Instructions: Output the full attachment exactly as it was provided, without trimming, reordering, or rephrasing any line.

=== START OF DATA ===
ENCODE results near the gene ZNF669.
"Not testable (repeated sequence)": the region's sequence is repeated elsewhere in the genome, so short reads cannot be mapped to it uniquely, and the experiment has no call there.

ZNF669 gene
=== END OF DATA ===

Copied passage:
ENCODE results near the gene ZNF669.
"Not testable (repeated sequence)": the region's sequence is repeated elsewhere in the genome, so short reads cannot be mapped to it uniquely, and the experiment has no call there.

ZNF669 gene